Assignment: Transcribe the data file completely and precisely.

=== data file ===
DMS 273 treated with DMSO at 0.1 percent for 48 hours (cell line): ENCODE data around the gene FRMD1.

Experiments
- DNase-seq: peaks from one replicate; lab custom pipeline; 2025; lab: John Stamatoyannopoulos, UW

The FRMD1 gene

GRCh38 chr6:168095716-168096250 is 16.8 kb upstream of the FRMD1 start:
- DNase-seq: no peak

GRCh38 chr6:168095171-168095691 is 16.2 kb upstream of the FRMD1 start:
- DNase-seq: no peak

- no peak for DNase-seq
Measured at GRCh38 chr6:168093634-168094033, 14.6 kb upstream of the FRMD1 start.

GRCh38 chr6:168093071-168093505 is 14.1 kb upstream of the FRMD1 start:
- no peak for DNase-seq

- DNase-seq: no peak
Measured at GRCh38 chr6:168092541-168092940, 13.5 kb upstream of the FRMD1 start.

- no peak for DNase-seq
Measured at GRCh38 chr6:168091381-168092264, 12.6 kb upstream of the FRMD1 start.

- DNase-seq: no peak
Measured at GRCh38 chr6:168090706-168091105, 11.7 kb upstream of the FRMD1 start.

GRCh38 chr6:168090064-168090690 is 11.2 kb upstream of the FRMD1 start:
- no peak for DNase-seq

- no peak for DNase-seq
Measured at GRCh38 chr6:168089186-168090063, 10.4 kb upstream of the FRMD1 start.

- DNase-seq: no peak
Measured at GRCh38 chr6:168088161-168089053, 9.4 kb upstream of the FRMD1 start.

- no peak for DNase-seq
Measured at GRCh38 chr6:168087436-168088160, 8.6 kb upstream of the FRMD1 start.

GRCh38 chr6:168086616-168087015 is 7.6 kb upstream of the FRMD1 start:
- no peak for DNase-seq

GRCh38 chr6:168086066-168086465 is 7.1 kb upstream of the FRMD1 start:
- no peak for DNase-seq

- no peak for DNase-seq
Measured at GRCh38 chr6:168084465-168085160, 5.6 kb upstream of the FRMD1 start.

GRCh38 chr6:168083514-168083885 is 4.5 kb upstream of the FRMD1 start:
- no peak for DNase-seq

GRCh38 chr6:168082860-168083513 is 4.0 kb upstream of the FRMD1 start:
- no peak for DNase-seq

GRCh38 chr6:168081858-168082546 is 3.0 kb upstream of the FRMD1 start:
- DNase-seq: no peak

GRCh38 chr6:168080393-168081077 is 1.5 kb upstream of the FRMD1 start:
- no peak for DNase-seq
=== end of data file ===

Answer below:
DMS 273 treated with DMSO at 0.1 percent for 48 hours (cell line): ENCODE data around the gene FRMD1.

Experiments
- DNase-seq: peaks from one replicate; lab custom pipeline; 2025; lab: John Stamatoyannopoulos, UW

The FRMD1 gene

GRCh38 chr6:168095716-168096250 is 16.8 kb upstream of the FRMD1 start:
- DNase-seq: no peak

GRCh38 chr6:168095171-168095691 is 16.2 kb upstream of the FRMD1 start:
- DNase-seq: no peak

- no peak for DNase-seq
Measured at GRCh38 chr6:168093634-168094033, 14.6 kb upstream of the FRMD1 start.

GRCh38 chr6:168093071-168093505 is 14.1 kb upstream of the FRMD1 start:
- no peak for DNase-seq

- DNase-seq: no peak
Measured at GRCh38 chr6:168092541-168092940, 13.5 kb upstream of the FRMD1 start.

- no peak for DNase-seq
Measured at GRCh38 chr6:168091381-168092264, 12.6 kb upstream of the FRMD1 start.

- DNase-seq: no peak
Measured at GRCh38 chr6:168090706-168091105, 11.7 kb upstream of the FRMD1 start.

GRCh38 chr6:168090064-168090690 is 11.2 kb upstream of the FRMD1 start:
- no peak for DNase-seq

- no peak for DNase-seq
Measured at GRCh38 chr6:168089186-168090063, 10.4 kb upstream of the FRMD1 start.

- DNase-seq: no peak
Measured at GRCh38 chr6:168088161-168089053, 9.4 kb upstream of the FRMD1 start.

- no peak for DNase-seq
Measured at GRCh38 chr6:168087436-168088160, 8.6 kb upstream of the FRMD1 start.

GRCh38 chr6:168086616-168087015 is 7.6 kb upstream of the FRMD1 start:
- no peak for DNase-seq

GRCh38 chr6:168086066-168086465 is 7.1 kb upstream of the FRMD1 start:
- no peak for DNase-seq

- no peak for DNase-seq
Measured at GRCh38 chr6:168084465-168085160, 5.6 kb upstream of the FRMD1 start.

GRCh38 chr6:168083514-168083885 is 4.5 kb upstream of the FRMD1 start:
- no peak for DNase-seq

GRCh38 chr6:168082860-168083513 is 4.0 kb upstream of the FRMD1 start:
- no peak for DNase-seq

GRCh38 chr6:168081858-168082546 is 3.0 kb upstream of the FRMD1 start:
- DNase-seq: no peak

GRCh38 chr6:168080393-168081077 is 1.5 kb upstream of the FRMD1 start:
- no peak for DNase-seq